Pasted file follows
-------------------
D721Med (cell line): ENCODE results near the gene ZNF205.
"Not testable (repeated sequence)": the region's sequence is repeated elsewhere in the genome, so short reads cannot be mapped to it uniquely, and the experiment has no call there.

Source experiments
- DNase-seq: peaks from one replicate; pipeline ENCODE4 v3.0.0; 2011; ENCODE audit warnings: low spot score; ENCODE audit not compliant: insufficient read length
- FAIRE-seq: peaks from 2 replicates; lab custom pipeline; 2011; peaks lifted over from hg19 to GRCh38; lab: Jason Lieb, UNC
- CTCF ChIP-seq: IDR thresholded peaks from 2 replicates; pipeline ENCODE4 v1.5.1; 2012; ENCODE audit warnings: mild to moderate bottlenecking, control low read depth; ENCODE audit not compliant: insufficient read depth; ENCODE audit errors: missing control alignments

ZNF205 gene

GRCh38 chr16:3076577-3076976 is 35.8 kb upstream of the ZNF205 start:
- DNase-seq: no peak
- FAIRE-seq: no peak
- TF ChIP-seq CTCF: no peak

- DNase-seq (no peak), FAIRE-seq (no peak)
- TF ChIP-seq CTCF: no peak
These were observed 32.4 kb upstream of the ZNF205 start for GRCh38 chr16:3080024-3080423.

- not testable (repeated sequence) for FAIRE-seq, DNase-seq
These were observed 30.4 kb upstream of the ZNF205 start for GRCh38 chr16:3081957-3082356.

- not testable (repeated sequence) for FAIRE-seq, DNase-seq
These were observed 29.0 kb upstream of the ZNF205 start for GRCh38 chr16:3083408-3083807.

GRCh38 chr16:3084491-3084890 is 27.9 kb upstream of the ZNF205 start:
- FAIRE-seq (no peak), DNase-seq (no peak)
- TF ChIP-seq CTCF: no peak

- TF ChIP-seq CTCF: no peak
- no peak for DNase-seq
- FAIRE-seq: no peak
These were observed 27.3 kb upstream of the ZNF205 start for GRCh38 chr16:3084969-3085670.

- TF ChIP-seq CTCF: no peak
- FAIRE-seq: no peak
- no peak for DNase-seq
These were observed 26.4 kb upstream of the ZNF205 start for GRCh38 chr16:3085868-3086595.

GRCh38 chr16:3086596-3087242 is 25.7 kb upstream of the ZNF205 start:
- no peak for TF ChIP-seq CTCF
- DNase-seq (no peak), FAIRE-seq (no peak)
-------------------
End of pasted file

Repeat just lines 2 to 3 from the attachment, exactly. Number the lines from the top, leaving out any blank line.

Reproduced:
"Not testable (repeated sequence)": the region's sequence is repeated elsewhere in the genome, so short reads cannot be mapped to it uniquely, and the experiment has no call there.

Source experiments